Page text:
One of the problems of growing plants in perpendicular standing pipes is that there exists one side, in Israel the northern side, which almost never receives sunlight. As a result of this, the plants that grow on this side are of a poor quality. In order to overcome this disadvanage, it is possible to build the growing pipes so that they are able to turn on their axis, and in this way, the gardender is able, from time to time, to place the other side of the installation in the full sun and to achieve more uniformity in growth and a better yield.
It is possible to achieve this, as was done in the past, by placing the growing pipe on a platform with wheels, which allows it to move or turn.
A suggested possibility in this specification, as shown in FIGS. 4 and 5, is to insert deeply into the soil or surface 10, a pipe 11 of a large diameter, and into this pipe, insert a smaller diameter pipe or rod 12 that fits closely to the larger outer pipe, but which can turn freely within the larger dimetered one. The top lip 13 of the larger diameter pipe is level with the ground or protrudes a little from the ground. The smaller diameter pipe 12 that is inside the larger one serves as a vertical axle support for the installation on which the growing surface is attached. To the smaller diameter pipe, a plate 14 of metal or other hard material is welded or otherwise attached. This plate 14 will be supported by the lip 13 of the larger diameter pipe and is the floor of any type of growing pipe. As seen, the plate 14 is so shaped as to extend over the supporting axle 12 and to the outer growing semicylindrical pipe 4 of one structure 1, and this plate 14 may be welded as at 15 to the lower ends of one or another or all of elements 4, 5, 6 and 7 of the semicylindrical assembly 1. A second smaller plate 16 complementary to plate 14 is attached to the lower end of the similar members of assembly 2. Plate 16 overlies and engages a portion of the upper lip 13 of the ground support pipe 11. The sections 1 and 2 are, accordingly, movable apart, as shown in FIG. 1, each is supported by engagement of the respective plate 14 or 16 with the upper end of pipe 11, and the plates and growing pipes are free to turn on the axis of axle 12 to orient the selected side of the installation toward the sun.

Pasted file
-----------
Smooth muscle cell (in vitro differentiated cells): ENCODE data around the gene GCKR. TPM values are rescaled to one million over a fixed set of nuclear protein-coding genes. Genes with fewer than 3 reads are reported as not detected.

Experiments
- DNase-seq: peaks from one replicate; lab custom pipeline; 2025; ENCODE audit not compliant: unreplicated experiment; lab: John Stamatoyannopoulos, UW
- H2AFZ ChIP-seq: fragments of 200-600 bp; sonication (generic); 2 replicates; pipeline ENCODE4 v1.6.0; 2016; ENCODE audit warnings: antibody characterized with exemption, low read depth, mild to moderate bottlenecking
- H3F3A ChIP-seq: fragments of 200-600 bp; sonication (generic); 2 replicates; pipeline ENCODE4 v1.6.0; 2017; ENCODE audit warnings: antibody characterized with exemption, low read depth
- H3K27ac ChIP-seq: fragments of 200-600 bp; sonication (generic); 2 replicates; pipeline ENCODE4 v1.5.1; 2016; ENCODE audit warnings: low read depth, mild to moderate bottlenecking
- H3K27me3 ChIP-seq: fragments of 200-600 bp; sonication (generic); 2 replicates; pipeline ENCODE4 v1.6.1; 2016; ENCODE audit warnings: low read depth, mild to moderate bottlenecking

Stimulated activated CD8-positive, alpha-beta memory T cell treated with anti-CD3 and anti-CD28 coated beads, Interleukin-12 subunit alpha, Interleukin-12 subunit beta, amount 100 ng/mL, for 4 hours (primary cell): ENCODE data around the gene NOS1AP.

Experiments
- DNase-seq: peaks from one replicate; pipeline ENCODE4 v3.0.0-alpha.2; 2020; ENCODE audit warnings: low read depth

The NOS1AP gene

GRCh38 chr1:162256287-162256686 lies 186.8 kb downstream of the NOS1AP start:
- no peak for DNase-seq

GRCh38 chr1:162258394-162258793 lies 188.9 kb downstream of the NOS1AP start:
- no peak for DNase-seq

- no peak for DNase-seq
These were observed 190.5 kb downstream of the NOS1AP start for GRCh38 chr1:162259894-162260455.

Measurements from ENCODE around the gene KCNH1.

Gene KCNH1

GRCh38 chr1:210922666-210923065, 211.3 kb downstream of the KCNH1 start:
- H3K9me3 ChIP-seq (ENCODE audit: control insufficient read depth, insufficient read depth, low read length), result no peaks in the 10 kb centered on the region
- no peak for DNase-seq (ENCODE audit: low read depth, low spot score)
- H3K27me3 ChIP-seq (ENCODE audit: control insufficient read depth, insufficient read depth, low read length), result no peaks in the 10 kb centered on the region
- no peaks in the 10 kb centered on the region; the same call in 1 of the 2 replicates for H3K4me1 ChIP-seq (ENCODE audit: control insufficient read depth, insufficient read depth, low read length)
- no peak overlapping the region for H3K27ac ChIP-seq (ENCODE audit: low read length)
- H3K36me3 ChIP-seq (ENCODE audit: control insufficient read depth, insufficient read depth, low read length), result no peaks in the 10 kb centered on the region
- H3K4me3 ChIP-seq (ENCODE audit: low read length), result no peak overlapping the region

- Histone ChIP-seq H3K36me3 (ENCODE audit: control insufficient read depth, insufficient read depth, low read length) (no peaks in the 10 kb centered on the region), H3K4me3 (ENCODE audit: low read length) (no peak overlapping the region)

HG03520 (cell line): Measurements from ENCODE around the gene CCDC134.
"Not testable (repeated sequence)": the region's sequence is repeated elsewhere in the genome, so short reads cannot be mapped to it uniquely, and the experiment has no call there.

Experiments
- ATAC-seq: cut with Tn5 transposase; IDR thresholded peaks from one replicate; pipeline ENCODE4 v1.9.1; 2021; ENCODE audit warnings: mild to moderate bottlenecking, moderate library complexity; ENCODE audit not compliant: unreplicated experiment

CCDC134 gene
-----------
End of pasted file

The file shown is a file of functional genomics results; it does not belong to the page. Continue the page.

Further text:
In the specification of the application in the first addition, it is noted that it is possible to build the growing pipes from different material, hard or flexible.
In order to build installation that are made of material such as plastic screening or plastic sheeting or other materials which are not able to stand erect and carry within them the load, it is possible to use a stiff core, which is the backbone of the installation. This stiff core can be a pipe made of iron or other metals or other hard metals, or can be a post or pole of any geometric form and any stiff or hard material, which can carry the load of the installation. To this backbone the screening or sheeting, which the growing pipe itself, is attached or fixed, or welded in all forms which are described in the patent application. This backbone is inserted deeply into the ground or attached to a framework of other backbones. At the base of the backbone, concrete can be poured or the backbones can be inserted into another base. This pole can be attached to the growing pipe from the inside or from the outside. This pole can be also part of the structure of a green house. It can stand upright or at any angle.
If it is preferred to build a growing pipe of two wings, that can be opened, as is described in the first addition of this patent application, the pole can be the axis to which the growing pipe is joined and this growing pipe can move away from both sides of the pole. This type of growing pipe, that can open, can also be built with two wings of screening material or other flexible material, and the two sections are where one is the continuation of the second. When the growing pipe is opened to change the fertilizers, the cross-section as seen from above is in the form of a horseshoe. When the growing pipe is closed around the pole, its cross-section as seen from above, is like a ring.